“We’re not doing school in the usual way,” says Marc Mailhot, a teacher at Montgomery Village Public School in Ontario, Canada, “We’re creating change in our community.”
About 10 years ago, Marc realized that despite advances in technology that were seemingly making communication easier, many students in their class had never talked to the senior citizens who lived next door.
“The age of the front porch, neighborhood barbecue or block party were becoming relics of the past. We thought that was sad.”
“So that first year, we just took students to a nearby senior center and got them playing games. Then, we started realizing that we could start connecting some of these engagements to the curriculum,” Marc explains.
His work—an initiative called Grandpals—took off, becoming a program that connects students and seniors for an entire year. Now he’s trying to turn it into a sustainable social enterprise that can scale in classrooms across the country and maybe around the world.
“When we think about intergenerational programming, most people think about taking a group of kids to a nursing home and having them play cards and feel good,” Marc says, “Or maybe they’ll meet regularly to bake cookies. GrandPals is at a different level—we’re academically rigorous.”
The students who go through the project-based curriculum learn about their community, media literacy, technology, interpersonal skills, reading, writing and social studies through the work they do with seniors. The initiative culminates in an intensive research project where students chronicle the life stories of the seniors they work with and end up with published books that are housed at the local museum.
Most recently, he’s had many family members of older adults contacting him asking how they can involve their parents or grandparents in the programming. They know that social isolation can be literally deadly for senior citizens and they see Grandpals as a great way to keep their relatives engaged in something meaningful.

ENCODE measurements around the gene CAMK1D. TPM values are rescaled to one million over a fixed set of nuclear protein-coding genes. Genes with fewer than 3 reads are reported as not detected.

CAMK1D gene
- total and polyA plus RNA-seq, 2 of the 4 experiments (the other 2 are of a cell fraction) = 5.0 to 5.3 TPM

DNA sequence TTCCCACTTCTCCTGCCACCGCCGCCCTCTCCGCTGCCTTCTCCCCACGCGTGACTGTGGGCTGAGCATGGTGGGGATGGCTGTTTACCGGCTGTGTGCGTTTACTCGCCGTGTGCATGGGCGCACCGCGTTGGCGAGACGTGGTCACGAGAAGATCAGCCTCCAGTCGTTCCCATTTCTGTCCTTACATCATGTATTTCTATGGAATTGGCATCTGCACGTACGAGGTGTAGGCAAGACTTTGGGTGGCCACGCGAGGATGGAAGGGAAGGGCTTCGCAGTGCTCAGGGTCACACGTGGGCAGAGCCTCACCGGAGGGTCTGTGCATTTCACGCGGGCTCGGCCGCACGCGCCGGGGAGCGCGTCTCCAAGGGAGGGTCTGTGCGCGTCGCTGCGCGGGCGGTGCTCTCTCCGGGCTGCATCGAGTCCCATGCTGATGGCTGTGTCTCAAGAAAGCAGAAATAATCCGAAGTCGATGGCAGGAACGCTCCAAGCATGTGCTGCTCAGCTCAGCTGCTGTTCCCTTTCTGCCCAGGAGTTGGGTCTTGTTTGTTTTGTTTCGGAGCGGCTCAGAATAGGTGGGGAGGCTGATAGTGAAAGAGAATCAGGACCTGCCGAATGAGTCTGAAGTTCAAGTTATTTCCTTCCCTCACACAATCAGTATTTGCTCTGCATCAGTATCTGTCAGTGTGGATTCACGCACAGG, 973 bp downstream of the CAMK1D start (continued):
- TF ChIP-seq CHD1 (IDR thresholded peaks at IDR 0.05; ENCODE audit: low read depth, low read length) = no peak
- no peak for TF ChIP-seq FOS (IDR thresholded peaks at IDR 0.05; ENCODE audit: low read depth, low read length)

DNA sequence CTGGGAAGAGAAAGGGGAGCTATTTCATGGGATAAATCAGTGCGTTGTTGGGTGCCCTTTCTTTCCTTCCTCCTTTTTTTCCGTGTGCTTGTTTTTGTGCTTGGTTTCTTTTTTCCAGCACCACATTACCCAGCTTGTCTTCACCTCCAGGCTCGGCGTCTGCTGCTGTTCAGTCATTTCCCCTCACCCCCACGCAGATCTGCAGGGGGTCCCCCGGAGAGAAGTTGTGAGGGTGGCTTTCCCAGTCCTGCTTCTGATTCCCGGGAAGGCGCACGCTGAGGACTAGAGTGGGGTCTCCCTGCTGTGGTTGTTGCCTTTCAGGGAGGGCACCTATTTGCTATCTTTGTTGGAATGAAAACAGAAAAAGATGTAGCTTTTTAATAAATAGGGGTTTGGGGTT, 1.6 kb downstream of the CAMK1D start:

To help meet these demands, Marc has successfully attracted funding from the Ministry of Education, the Ontario Seniors Secretariat, Rotary Clubs, and The Clorox Company and will soon be receiving a national education award from Canada’s Governor General. The constraints are that he’s only one teacher and is realizing that the tasks of scaling an initiative and constantly applying for funding are burning him out.
“What I liked about the Business Models course is that it got me to think about creative ways I would not have to be continually asking for money,” Marc says.
Through the course, he started to explore plans for how he could take his curriculum and turn it into a series of eLearning resources that could not only be sold to other schools, but also to seniors themselves, who have a huge appetite to learn how to use new technologies and, in some cases, discretionary money to spend and time that could be used learning new skills.
“Seniors also want to be customers.“
“And we want to encourage lifelong learning,” Marc said. “They’re asking for us to teach them things like how to give feedback to students through Google docs.”
Marc used the +Acumen course to gain an introduction to the basics of how other organizations have moved beyond grant funding and started to build earned income streams. “I really love the project-based nature of +Acumen courses because it’s all about learning by doing,” he says, “This mirrors the same format I use with my students. I even contacted NovoEd to figure out how I could use this project-based platform for my own work—that’s how much I loved it.”
Marc is now taking the Lean Data course to figure out new methods to learn about his potential customers. He still has a great deal of market testing to do to see if he could viably recover his costs, but he’s secured a government grant that will help him do some of the pilot testing for an eLearning course and he’s very optimistic.
“This program stands as a bridge between social workers and educators. We have good data that it improves socio-emotional learning for all involved. Empathy levels go up. Students’ and seniors’ perception of their ability to make positive change goes up. Now we just need to find a way to scale it and make it sustainable. The +Acumen course helped point us in the direction of business models that could work.”
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About The Author
Amy Ahearn is an Associate Director at Acumen where she builds online courses to inspire new approaches to tackling poverty. She holds an MA in Learning, Design and Technology from Stanford and is based in Acumen’s San Francisco office.